Repairing a dry van panel completely is a little tricky and will probably require professional service, but you can easily fix a hole in the body of your trailer by following these steps:
- Clean the dirt and grime in the affected area with a good household cleaner.
- Remove any traces of oil with isopropyl alcohol.
- Cut the patch of aluminum equivalent to size.
- Crop every corner at a 45-degree angle to eliminate any weakness.
- Heat the surface to accelerate binding.
- For extra support, insert a block of styrofoam at an appropriate thickness between the inner wall and aluminum patch.
- If a complete seal is not obtained, apply a sealant.
Dry Van Trailer Service
If you’re attempting to fix a problem apart from slight structural damage, chances are that you’ll probably want to have the faulty part professionally replaced or repaired. Placing your service into the hands of a pro will better your odds of the job performed correctly the first time, rather than causing more headaches down the road. Some examples of dry van trailer repairs that you likely cannot fix yourself include:
- Suspension overhauls and rebuilds
- Gearwork, including rebuilds
- Roof repair & replacement
- Van bottom rail repair & replacement
- Swing and roll door repair & replacement
- Driveline repairs
- Liftgate repair & installation
- Pintle hook installation
- Laser axle alignments
- Welding & fabricating
- Water pumps
- Fuel pumps
- Hose/belt replacements
- Wreck repair
Final Tips on Dry Van Trailer Repair and Maintenance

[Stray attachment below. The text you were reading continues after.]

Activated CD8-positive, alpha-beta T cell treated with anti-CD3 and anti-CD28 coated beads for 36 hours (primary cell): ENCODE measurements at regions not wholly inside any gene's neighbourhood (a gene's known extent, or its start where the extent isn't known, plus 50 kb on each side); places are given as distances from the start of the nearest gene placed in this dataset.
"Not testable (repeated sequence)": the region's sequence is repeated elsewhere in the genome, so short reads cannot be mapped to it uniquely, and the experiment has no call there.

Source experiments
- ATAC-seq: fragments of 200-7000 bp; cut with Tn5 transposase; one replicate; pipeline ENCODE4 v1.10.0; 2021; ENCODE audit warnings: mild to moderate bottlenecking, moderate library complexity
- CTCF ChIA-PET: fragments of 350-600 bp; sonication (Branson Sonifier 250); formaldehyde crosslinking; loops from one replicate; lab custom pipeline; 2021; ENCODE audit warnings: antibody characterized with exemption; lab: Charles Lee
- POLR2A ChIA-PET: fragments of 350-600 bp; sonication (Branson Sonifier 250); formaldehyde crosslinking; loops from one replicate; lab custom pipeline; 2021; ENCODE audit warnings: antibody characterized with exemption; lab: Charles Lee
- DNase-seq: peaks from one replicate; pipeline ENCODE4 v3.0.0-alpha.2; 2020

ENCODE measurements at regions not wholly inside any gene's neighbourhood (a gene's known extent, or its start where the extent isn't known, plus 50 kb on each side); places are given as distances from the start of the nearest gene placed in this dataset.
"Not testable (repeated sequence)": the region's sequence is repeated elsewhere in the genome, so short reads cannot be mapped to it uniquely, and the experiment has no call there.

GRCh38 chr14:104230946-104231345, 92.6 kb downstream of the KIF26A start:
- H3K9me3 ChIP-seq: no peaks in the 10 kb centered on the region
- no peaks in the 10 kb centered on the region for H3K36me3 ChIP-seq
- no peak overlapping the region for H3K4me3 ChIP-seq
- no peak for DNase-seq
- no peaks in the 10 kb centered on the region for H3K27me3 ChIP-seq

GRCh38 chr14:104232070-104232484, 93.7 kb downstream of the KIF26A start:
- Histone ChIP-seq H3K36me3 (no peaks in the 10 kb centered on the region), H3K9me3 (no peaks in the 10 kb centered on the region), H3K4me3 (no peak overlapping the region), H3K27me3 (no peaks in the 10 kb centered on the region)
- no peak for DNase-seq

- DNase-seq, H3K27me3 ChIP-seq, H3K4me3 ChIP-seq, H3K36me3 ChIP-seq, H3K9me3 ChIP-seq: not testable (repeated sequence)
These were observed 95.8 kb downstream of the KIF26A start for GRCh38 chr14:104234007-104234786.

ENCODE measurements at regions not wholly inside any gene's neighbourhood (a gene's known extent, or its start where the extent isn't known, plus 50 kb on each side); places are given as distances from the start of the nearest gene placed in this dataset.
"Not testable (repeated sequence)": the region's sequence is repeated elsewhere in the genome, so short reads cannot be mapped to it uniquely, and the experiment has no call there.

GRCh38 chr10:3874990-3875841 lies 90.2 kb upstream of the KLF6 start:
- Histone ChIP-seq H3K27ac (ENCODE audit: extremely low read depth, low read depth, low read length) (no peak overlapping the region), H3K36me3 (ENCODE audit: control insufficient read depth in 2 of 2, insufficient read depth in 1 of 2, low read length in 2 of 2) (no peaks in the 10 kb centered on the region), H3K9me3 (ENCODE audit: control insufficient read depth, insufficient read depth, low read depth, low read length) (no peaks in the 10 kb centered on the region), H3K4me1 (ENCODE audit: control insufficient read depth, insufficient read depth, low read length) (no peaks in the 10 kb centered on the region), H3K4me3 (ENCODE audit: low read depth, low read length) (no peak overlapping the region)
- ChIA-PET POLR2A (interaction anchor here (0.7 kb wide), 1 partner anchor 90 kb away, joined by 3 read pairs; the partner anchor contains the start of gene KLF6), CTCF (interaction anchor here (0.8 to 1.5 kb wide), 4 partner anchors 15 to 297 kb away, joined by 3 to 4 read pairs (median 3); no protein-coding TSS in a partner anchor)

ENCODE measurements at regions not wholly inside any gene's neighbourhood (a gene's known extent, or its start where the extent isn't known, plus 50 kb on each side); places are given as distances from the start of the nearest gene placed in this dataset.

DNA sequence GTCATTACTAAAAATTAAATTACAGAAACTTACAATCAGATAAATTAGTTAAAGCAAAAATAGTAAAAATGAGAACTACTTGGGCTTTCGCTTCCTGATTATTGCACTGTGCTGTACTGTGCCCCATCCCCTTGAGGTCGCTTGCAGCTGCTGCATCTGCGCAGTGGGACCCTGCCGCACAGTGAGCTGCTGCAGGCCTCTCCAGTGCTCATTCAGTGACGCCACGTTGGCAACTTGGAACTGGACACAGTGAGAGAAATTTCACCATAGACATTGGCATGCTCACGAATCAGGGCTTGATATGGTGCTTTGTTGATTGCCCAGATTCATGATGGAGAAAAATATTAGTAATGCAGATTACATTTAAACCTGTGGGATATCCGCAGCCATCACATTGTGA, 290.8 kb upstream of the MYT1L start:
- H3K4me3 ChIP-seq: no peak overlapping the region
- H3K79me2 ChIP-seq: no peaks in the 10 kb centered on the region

No matter what industry you’re in – food and beverage, agriculture, oil, gas, logistics, and so forth – your trailers are the backbone of your business and are critical for transporting products from A to B. Even if one dry van in your entire fleet is down, you could potentially lose out on thousands of dollars of revenue during the time it’s being repaired.
Create a preventative maintenance plan to ensure your trailer stays in the best condition possible and stretches every dollar you purchased it for. If you ever do need to go forward with repair work, keep in mind that Hale Trailer also offers dry vans for rent so that your business never has to slow down while your primary trailer is being serviced. When repairs can’t be fixed and it the time comes to make another investment, know that you can find high-quality, new or used dry van trailers for sale from Hale Trailer Brake & Wheel, Inc.
We’ve been in business for decades and have you covered for all your trailer equipment needs at an unbeatable price. You can count on each of our models to be in excellent condition and properly maintained. Our knowledgeable team is your go-to source for trusted information on dry van trailer repair and maintenance, so the next time you have a question, don’t hesitate to contact us.
All the information on this website - https://www.haletrailer.com - is published in good faith and for general information purposes only. Hale Trailer Brake and Wheel does not make any warranties about the completeness, reliability and accuracy of this information. Any action you take upon the information you find on this website, is strictly at your own risk. Hale Trailer Brake and Wheel will not be liable for any losses and/or damages in connection with the use of our website.